The true story of the death of Italy’s most wanted criminal and celebrated hero, Francesco Rosi’s groundbreaking political film is a startling exposé of Sicily and the tangled relations between its citizens, the Mafia, and government officials.
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Firstly, there's Sicily with its rocks, its heat, its poverty and its white villages. Then, there are Sicilians, women in black, shepherds dressed in rags, opportunistic Mafia Dons and corrupted police officials. At last, there's Salvatore Giuliano. He's the main character of the film but we only see him dead. A brilliant idea. Masterpiece.
I think all political films should be measured against this one. The structure is superb as the facts are presented almost like newspaper articles but the film always remains extremely cinematically intriguing. A masterpiece
Combining with admirable astuteness politics, epistemology (the construction of truth) and sociology (of the Sicilian stratification), Rosi's neorealist motifs are transferred to a formal language of stasis (an influence on Angelopoulos) with a circular narrative of regress: the initial frame of Giuliano is now occupied by the mafioso. With a stunning Pasolinian mourning scene, it's a monumental film about truth.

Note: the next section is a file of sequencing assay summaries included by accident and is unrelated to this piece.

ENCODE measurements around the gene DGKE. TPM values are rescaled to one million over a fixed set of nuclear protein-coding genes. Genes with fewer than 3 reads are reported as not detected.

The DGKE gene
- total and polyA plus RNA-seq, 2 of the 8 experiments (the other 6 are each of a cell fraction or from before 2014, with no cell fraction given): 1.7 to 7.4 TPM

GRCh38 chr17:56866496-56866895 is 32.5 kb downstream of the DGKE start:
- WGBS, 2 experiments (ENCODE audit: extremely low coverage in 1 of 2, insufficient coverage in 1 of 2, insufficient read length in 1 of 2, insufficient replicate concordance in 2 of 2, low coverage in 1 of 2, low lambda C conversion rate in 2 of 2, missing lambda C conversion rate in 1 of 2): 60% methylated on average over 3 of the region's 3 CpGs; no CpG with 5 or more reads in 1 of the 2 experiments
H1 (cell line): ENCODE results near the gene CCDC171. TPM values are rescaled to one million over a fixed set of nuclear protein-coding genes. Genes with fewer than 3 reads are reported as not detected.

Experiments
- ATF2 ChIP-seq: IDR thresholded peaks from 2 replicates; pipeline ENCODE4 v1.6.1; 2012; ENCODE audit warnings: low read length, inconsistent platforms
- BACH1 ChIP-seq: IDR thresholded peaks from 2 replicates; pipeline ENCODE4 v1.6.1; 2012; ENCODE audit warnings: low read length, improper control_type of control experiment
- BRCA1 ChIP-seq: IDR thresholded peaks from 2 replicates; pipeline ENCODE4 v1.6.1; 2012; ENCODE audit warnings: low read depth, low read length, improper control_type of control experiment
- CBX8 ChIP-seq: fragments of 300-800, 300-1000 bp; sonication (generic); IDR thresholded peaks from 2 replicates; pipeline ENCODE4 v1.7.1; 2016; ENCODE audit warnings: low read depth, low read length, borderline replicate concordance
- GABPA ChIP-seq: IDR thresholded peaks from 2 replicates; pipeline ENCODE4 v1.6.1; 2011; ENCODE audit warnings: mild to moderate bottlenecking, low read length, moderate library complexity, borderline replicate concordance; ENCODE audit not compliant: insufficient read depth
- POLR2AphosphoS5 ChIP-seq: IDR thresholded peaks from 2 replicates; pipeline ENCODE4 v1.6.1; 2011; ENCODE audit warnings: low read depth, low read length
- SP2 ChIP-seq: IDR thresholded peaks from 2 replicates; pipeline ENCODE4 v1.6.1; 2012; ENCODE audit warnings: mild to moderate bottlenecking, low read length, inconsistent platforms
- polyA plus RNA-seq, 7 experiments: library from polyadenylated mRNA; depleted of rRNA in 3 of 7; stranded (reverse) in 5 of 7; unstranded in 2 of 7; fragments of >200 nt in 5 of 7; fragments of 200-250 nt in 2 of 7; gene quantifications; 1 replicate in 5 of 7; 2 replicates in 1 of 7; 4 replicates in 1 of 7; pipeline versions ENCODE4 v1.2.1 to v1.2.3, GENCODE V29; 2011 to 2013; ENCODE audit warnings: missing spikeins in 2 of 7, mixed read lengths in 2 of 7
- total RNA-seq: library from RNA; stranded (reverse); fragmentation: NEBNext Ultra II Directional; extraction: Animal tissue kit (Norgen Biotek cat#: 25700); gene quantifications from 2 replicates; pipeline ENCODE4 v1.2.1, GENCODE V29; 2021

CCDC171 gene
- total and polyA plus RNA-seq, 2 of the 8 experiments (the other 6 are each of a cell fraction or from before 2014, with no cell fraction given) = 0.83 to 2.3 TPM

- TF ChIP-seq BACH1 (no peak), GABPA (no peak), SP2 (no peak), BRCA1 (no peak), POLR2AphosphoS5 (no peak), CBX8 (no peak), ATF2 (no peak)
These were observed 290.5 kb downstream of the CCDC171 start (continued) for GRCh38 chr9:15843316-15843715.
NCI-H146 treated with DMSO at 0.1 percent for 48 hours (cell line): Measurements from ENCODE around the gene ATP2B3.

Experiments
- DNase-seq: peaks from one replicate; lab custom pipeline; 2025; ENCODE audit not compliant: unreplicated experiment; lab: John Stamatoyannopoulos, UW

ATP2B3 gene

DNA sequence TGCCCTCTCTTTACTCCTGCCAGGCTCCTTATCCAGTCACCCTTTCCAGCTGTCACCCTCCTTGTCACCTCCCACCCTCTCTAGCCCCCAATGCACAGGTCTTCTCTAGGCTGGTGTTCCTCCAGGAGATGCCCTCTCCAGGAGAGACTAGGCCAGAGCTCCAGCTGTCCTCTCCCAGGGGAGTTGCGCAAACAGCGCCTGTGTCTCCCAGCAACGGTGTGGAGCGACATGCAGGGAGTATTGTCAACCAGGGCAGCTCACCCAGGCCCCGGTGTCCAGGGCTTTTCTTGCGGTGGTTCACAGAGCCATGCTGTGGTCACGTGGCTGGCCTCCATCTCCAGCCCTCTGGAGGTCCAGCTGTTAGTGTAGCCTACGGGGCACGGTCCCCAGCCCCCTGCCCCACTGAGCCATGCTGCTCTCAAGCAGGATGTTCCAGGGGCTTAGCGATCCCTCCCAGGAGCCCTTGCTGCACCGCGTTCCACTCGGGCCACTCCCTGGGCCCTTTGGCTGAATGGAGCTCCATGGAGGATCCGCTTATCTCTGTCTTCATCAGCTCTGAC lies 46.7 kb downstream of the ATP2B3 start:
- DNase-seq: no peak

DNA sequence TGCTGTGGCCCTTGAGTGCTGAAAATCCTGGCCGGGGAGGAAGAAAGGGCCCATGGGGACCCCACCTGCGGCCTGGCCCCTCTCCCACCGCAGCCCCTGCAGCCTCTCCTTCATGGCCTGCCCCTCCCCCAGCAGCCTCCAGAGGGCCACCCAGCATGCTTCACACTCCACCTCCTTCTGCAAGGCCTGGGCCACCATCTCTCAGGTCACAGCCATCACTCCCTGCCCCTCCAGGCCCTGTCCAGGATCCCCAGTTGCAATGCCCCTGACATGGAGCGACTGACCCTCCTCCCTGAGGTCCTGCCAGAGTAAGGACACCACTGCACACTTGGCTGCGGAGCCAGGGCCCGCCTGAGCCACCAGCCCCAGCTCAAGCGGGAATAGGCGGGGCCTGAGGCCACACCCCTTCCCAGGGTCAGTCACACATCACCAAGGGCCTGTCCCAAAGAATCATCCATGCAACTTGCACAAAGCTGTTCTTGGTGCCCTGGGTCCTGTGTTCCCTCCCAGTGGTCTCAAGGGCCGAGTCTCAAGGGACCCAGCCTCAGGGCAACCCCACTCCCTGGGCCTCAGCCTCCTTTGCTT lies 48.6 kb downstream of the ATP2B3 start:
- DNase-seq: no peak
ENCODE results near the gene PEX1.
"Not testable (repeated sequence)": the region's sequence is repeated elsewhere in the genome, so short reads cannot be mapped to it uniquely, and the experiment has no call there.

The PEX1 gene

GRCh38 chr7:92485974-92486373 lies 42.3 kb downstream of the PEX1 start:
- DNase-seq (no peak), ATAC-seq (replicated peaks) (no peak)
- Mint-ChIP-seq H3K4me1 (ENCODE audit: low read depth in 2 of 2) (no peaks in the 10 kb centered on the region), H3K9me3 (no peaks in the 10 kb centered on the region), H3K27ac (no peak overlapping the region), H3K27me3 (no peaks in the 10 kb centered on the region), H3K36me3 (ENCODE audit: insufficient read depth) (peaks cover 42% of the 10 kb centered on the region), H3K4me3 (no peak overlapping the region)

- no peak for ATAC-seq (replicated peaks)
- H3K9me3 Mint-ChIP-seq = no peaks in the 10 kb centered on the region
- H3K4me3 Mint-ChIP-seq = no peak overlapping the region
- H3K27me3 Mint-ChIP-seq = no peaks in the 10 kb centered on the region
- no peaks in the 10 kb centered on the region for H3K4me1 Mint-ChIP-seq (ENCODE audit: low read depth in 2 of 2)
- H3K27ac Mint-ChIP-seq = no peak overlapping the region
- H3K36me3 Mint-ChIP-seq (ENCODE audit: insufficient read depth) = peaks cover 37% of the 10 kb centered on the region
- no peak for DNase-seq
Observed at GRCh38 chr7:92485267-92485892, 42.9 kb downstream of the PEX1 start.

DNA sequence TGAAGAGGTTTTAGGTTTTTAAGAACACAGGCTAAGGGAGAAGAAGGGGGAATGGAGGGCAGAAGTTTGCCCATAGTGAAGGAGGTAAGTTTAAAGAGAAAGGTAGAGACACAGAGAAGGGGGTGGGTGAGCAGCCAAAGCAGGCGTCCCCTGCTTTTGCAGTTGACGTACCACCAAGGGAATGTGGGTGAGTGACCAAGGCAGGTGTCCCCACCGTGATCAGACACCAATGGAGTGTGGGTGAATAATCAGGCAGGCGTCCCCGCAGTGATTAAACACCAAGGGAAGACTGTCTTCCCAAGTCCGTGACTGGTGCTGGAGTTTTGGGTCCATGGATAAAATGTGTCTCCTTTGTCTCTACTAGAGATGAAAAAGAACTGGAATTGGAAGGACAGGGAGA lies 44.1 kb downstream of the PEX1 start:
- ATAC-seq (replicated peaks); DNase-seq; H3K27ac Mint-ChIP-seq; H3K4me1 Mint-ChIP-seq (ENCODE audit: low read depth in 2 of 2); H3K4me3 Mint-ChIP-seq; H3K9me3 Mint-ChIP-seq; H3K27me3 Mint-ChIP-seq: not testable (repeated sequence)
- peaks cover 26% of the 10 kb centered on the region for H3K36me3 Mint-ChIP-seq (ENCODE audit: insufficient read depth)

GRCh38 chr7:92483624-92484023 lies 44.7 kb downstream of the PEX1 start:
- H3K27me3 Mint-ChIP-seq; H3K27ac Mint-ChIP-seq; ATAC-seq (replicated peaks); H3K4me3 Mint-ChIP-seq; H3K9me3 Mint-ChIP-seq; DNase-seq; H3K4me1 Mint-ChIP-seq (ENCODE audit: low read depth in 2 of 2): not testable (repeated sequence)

Interesting neo-realistic, quasi-documentary film with notable editing. But did it deserve the Best Director award at Berlin over Bergman's "Through a glass darkly"? The Swedish film was markedly superior. Scorsese likes it because he can identify with the Italian politics and sociology of that time. The Rosi film is good but overrated.
Incontestable chef-d'oeuvre du Septième Art, entre "documentaire" implacable, excellent film politique et imparable leçon de cinéma, qui confirme un réalisateur transalpin devenu désormais incontournable... www.cinefiches.com